“I’ll be skipping the houses who are not providing easy accessible treats from their driveways or patios, and will avoid getting close to other family groups.”

“Trick-or-treating can happen this year, but not the 2019 version. As we begin the holiday season, we have to be willing to modify our traditions and change our expectations of gatherings and celebrations. This does not mean that you shouldn’t participate in holiday events. It means parents need to provide safe boundaries and acceptable ways that events can continue.

“Especially for Halloween, it is unreasonable and unrealistic to expect children to modify their behavior on their own. Kids get excited and have high expectations based on what they know from the past. It’s up to parents to navigate their local community infection rates and personal risk factors to allow safe and fun participation for 2020.

“Our community rates are currently stable, so I would take my kids around our neighborhood and allow them to accept treats from neighbors who have accommodated for social distancing and are wearing masks. I’ll be skipping the houses who are not providing easy accessible treats from their driveways or patios, and will avoid getting close to other family groups.

“In addition to routine costume and safety tips, I would also be sure that my kids don’t eat any treats on the route. Waiting to wash hands before digging in is important. My kids will be wearing facial coverings while outside. We will be traveling as a family unit and waving to friends that we may pass. Most importantly, if my kids are unable to follow distancing or things are feeling uncomfortable, I’ll be heading home early to some hot cocoa and a family-friendly Halloween movie. Having a fun ‘Plan B’ is a must, just in case you need to change course at the last minute.” ― Dr. Natasha Burgert, a pediatrician in practice in Overland Park, Kansas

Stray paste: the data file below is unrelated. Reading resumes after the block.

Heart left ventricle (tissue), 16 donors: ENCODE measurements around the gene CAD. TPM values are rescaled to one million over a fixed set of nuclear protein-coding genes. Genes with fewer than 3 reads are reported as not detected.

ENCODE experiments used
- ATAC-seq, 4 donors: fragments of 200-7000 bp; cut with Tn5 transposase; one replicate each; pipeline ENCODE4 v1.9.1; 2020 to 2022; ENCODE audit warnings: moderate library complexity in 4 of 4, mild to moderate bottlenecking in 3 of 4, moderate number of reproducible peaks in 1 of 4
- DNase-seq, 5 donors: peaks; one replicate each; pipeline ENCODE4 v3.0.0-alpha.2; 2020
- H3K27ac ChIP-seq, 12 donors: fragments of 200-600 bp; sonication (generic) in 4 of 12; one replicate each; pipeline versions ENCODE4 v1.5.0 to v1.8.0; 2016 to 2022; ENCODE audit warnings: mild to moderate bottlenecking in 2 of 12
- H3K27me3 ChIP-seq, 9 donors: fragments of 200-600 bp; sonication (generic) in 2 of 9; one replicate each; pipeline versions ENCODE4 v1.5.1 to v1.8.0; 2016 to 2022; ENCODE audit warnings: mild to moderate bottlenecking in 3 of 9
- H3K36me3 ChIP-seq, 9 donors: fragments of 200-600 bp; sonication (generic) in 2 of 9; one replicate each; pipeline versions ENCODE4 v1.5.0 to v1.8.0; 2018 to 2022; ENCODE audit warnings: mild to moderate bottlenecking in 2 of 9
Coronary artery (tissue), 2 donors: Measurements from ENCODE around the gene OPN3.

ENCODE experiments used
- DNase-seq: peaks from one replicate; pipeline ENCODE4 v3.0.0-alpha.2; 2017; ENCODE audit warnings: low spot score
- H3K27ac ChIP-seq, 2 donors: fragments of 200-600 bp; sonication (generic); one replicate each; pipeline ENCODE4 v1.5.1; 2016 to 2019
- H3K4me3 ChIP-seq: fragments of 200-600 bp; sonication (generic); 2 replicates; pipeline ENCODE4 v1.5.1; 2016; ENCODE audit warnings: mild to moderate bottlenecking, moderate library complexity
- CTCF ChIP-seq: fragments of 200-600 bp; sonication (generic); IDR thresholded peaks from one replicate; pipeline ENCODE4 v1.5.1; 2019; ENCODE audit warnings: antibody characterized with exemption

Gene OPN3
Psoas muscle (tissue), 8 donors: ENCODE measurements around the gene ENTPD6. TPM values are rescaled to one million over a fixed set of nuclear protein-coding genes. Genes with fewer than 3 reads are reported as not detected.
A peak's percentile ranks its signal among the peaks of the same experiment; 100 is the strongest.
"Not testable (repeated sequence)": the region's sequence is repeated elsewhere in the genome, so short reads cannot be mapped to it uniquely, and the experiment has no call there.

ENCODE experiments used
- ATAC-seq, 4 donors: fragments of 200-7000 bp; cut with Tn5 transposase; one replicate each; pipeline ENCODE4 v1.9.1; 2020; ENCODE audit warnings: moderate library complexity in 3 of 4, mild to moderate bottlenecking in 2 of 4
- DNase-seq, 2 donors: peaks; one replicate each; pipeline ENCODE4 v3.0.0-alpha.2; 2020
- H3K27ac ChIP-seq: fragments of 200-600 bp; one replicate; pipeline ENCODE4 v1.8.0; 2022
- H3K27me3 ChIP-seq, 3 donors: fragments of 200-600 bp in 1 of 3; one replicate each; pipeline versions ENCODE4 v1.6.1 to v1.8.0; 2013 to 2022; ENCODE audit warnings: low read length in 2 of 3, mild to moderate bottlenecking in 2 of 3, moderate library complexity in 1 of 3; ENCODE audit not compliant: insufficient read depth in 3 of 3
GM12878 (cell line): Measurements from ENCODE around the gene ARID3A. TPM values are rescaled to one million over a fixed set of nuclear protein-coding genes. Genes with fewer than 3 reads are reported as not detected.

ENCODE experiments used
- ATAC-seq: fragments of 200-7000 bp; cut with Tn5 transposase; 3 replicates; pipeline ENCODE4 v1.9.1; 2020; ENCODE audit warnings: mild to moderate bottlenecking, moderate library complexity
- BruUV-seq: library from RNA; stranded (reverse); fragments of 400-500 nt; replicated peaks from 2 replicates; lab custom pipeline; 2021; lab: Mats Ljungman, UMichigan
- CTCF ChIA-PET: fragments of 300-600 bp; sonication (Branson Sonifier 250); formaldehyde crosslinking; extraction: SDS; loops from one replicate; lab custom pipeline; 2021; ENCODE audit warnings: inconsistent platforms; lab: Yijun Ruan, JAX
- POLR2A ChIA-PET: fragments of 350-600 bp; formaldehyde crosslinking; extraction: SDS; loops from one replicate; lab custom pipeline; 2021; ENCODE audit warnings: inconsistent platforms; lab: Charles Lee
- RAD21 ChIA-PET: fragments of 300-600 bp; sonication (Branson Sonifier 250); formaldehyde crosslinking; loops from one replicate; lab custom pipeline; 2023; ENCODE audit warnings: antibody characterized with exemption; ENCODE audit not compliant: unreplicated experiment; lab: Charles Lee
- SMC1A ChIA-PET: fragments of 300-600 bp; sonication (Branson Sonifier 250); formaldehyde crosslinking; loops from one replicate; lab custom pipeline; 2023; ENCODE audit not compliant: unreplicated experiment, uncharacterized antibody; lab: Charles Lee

“I’d imagine how to incorporate a functional cloth or surgical mask into the costume. Mummy, anyone? Ninja? Surgeon?”

“Much of the way we have traditionally celebrated Halloween might accommodate reasonable COVID-19 precautions. For example, kids and families usually trick-or-treat outside. Mask-wearing obviously is part of the tradition, although I’d imagine how to incorporate a functional cloth or surgical mask into the costume (Mummy, anyone? Ninja? Surgeon?) and keep the eyes clear for safety. Doorbells and candy that others may have handled pose some obvious risks, but a healthy squirt of isopropyl hand sanitizer between houses should take care of that. Giving out candy doesn’t require less than six feet of distance if you leave a container on the porch or have a good throwing arm. The biggest precaution would be to avoid gathering in large groups and instead hang together as a family or, if you already have a pod, the pod (‘Invasion of the Body Snatchers,’ anyone?).” ― Dr. David L. Hill, a pediatrician in practice in Wayne County, North Carolina